When was Jimmy Carter born?
Jimmy Carter was born in 1924.
Where was Jimmy Carter born?
Jimmy Carter was born in Plains, Georgia.
How old was Jimmy Carter when he became president?
Jimmy Carter became president at the age of 52.
What years was Jimmy Carter president?
Jimmy Carter was president from 1977 – 1981.
The history of Jimmy Carter is one of two halves.
Many historians agree that the presidency itself wasn’t one of the best for the nation. There were questionable decisions made and conflicts and crises that would tarnish Carter and his time in office.
But, then there is the second act with life after the presidency. Carter has gone on to live for another 40 years following his loss to Ronald Regan. In that time, he has had an even greater influence, creating the Jimmy Carter image most of us think of today.
There is the risk that this will skew our views on his career, with the assumption that he was this loved and appreciated with the same level of positive work throughout his career. That is why we have to continue to separate President Jimmy Carter from retired humanitarian Jimmy Carter.
Carter is elected to power in 1976.
Victory in the 1976 election didn’t come easily. Carter would lose ground over the course of the race and the result was narrow. The Electoral College vote was 297 to 240, which actually meant fewer states declaring for Carter than Ford. The popular vote was 50.1% to 48%. It was slim, but it was enough.
Jimmy Carter’s impact on foreign relations.
There are two sides to Carter’s efforts on the international stage. On the one side, you have the president working to broker peace with nations and dealing with crises across the world. Then you have the issues of the Iranian hostage crisis and the growing tensions with the Soviet Union in the Cold War.
Understandably, many will focus on the latter, as they are seen as pivotal in the loss of voter confidence and the loss of the election in 1980.
The Camp David Accords were part of many positive and peaceful measures on the world stage.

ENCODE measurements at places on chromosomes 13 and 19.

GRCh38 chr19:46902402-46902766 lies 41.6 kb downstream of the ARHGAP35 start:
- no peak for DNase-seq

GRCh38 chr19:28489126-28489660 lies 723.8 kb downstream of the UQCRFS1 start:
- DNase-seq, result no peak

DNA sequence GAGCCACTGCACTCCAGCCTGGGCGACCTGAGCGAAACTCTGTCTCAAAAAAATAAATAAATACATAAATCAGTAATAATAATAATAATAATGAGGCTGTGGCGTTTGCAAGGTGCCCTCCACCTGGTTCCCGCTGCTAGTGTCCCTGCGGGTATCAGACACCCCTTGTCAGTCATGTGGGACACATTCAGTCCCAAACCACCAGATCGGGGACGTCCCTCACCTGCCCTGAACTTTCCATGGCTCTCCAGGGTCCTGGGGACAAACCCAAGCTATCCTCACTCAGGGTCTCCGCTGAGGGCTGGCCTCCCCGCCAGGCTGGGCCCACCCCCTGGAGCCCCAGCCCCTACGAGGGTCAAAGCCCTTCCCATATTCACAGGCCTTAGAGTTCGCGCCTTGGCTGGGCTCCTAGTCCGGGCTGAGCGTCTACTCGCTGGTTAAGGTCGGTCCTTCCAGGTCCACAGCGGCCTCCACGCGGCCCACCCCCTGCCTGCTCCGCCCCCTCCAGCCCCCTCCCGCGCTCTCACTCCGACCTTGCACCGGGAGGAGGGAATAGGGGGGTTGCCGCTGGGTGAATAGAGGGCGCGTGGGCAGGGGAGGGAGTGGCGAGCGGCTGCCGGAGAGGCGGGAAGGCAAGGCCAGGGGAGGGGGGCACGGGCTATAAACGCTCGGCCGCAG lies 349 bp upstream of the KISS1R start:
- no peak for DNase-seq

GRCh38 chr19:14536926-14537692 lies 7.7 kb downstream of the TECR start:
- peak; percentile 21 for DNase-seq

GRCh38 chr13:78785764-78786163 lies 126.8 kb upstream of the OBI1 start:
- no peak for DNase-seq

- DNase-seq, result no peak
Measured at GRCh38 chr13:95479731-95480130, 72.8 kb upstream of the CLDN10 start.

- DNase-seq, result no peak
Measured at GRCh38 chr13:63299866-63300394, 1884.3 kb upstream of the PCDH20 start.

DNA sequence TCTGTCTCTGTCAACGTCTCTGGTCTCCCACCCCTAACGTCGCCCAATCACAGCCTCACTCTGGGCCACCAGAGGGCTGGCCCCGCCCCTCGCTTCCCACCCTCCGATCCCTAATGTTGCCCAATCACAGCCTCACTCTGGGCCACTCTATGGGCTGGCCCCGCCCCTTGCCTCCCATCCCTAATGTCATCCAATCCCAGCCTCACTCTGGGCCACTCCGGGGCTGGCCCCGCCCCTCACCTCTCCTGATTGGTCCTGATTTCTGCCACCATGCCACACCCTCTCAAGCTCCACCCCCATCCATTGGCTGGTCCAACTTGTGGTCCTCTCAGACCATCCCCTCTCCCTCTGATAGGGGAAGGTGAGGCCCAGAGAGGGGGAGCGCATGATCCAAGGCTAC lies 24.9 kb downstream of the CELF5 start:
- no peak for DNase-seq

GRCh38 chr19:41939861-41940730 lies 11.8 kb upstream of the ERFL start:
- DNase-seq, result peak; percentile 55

The Camp David Accords were the result of a long process of peaceful negotiations between Israel and Egypt. The aim was for the US to act as a neutral ally brokering peace and guiding the countries to a resolution.
After this 14-day process under the guidance of Carter at Camp David, the two countries would go on to form a peace treaty. In addition to this, Carter would work to ratify the Panama Canal treaties and improve diplomatic relations with China. It is work such as this that undoubtedly led to his later recognition with the Nobel Peace Prize in 2002.
However, other conflicts would sway public opinion and help ensure that he only served one term as president.
The problem was that Carter was also accused of escalating the Cold War due to his response to the Soviet Union.
At first, relations with the Soviet Union seemed to be going pretty well. Carter stated on February 8th, 1977 that there was an agreement with the Soviets to create a comprehensive ban on the testing of all nuclear weapons for an extended period of time.
It was also reported that the Soviet Union would cease the deployment of the RSD-10 Pioneer. Things were civil and there seemed to be ongoing progress between the nations. This would continue later in the year when Carter announced a close relationship with the Soviets regarding a further ban. This time, it was the prohibition of any nuclear devices without the atmosphere or underground. Again, this seemed like a step in the right direction. However, it would all turn sour the following year.
On April 27th, 1978, the leadership of Afghanistan was seized by a group of communists. In December 1979, the Soviet Union would then invade Afghanistan to support this new People’s Democratic Party of Afghanistan, fearing a loss of power from insurgent forces.